Sep. 21, 2006 Some 3.3 million years ago, a three-year-old girl died in present day Ethiopia, in an area called Dikika. Though a baby, she provides researchers with a unique account of our past, as would a grandmother. Her completeness, antiquity, and age at death combined make this find unprecedented in the history of paleoanthropology and open many new research avenues to investigate into the infancy of early human ancestors.
The extraordinary discovery reported this week in the scientific journal Nature, was found in north-eastern Ethiopia, by a paleoanthropological research team led by Dr. Zeresenay Alemseged of the Max Planck Institute in Leipzig, Germany. The scientific significance of the new find is multi-fold, contributing substantially to our comprehension of the morphology, body plan, behaviour, movement and developmental patterns of our early ancestors. After full cleaning and preparation of the fossil it will be possible to reconstruct, for the first time, much of an entire body of a 3 year-old Australopithecus afarensis child, which will resolve many pending questions regarding early human evolution.
The new find consists of a skeleton of the earliest and most complete juvenile human ancestor ever found that lived 150,000 years before Lucy. Dubbed "Lucy's Baby" by some already, she was only three years old when she died and belongs to Australopithecus afarensis (the Lucy species) and was found in an area called Dikika, in Ethiopia, by a paleoanthropological team, the DRP (Dikika Research Project) led by Dr. Zeresenay Alesmeged of the Max Planck Institute. The DRP is an international and multidisciplinary project including several researchers with diverse areas of expertise, and about 40 assistants conducting field research in Ethiopia every year.
The first piece of the baby was found on December 10th, 2000, but recovering the partial skeleton required intensive searching and sifting over four successive field seasons between 2000 and 2004.
To date only recent Hominoids such as Neandertals and modern humans are known from fairly complete skeletons of infants. For the preceding several million years of human evolution, however, not a single young child is know by remains representing more than a skull, a piece of jaw or some isolated teeth. Against this background, the completeness and state of preservation of the Dikika girl stands as one of the major discoveries in the history of paleoanthropology.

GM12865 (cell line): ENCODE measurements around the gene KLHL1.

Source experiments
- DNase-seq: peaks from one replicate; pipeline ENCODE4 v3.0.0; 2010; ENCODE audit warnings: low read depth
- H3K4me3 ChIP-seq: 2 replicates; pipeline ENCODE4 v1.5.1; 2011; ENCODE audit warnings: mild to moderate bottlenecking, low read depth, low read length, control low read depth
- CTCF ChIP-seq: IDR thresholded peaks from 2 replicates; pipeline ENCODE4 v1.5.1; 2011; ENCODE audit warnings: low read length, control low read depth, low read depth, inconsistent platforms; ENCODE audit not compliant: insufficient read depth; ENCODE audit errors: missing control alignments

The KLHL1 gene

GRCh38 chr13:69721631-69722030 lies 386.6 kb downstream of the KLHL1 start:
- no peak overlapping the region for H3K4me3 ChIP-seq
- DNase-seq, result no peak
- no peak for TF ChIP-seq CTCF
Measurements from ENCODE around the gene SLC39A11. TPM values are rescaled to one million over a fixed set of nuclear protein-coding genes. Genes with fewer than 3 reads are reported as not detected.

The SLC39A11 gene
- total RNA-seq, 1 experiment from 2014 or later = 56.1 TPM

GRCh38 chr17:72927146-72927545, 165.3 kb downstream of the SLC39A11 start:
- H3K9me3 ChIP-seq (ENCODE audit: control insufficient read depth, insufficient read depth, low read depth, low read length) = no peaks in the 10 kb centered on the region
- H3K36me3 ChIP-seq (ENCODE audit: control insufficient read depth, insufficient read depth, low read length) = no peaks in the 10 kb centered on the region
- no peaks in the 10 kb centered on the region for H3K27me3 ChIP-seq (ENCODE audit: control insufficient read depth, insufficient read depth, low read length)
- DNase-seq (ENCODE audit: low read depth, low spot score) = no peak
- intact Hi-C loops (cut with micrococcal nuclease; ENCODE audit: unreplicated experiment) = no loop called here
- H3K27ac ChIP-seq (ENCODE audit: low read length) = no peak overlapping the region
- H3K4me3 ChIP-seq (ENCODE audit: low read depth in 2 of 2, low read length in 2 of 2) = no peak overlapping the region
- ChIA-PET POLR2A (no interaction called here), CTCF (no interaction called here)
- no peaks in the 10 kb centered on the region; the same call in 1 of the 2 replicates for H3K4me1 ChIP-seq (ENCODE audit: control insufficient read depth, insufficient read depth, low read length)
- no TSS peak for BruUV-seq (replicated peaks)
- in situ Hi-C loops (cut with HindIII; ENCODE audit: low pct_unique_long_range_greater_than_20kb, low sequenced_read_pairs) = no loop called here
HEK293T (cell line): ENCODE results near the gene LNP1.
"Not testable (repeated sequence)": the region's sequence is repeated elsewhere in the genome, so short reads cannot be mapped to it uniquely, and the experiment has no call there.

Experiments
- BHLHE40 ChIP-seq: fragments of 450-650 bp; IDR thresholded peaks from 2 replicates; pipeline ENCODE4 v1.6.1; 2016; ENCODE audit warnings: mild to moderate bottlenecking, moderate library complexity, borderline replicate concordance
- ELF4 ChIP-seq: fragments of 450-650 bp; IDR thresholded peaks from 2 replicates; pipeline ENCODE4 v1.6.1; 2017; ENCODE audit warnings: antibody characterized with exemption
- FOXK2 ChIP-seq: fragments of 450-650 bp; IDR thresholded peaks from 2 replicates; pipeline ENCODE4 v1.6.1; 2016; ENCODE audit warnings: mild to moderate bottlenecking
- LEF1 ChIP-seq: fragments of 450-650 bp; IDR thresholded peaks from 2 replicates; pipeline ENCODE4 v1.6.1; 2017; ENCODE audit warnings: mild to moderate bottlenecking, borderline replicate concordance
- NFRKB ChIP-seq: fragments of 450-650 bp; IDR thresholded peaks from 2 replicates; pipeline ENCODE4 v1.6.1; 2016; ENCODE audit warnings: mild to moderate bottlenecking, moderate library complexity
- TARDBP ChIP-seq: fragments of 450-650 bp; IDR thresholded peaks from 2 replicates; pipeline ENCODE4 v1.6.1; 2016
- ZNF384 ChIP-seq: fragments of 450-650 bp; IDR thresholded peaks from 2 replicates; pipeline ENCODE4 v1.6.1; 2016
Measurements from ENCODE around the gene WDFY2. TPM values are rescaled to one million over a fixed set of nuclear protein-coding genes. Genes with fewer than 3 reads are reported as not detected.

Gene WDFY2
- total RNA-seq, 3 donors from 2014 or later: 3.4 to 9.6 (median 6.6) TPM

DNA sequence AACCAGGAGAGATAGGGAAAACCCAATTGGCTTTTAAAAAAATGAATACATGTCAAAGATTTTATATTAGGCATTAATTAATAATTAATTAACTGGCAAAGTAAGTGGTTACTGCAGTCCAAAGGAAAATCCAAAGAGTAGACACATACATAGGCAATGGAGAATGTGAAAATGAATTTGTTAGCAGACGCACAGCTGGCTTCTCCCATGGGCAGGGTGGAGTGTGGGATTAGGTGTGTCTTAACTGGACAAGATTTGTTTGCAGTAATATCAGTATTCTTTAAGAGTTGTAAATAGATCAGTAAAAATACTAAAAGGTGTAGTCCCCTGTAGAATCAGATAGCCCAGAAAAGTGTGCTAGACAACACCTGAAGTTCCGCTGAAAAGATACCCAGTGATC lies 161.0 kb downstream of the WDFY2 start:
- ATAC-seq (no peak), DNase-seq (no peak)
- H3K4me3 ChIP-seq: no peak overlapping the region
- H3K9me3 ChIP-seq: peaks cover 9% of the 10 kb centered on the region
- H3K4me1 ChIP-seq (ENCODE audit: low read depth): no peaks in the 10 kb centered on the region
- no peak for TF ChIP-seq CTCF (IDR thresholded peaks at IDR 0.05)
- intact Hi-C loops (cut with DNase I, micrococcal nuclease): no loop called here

The find comprises the whole skull with a natural brain sandstone impression in addition to previously completely unknown or very little known skeletal parts including the hyoid bone. Of the upper part of the skeleton, most of the spinal column, both shoulder blades, the ribs and both collar bones were recovered. Shoulder blades are almost absent in the fossil record of the earliest human ancestors except for fragmentary pieces from Lucy and another Australopithecus species (Australopithecus afarensis). Parts of the lower limb, including both knee caps and substantial parts of the thigh and shin bone from both legs were also recovered in addition to an almost complete foot.
Contextual evidence from the sediments that yielded the baby, in addition to the absence of evidence for carnivore activities, abrasion or corpse transport indicate that she was probably buried in a rapid flood event soon after death. It is also possible that the same flood could have caused her demise.
When discovered, all bones of the upper part of the skeleton including the skull, the shoulder blades, the collar bones, the ribs and the spinal column were encased in a very compact sandstone block and glued to each other. In most cases the difficulty paleoanthropologists face is putting very fragmentary pieces they find back together. In the case of the Dikika girl, however, the challenge was the opposite; sediments had to be removed almost grain by grain using dental instruments passing between ribs and the twisted spinal column. The process has taken the MPI researchers five years so far.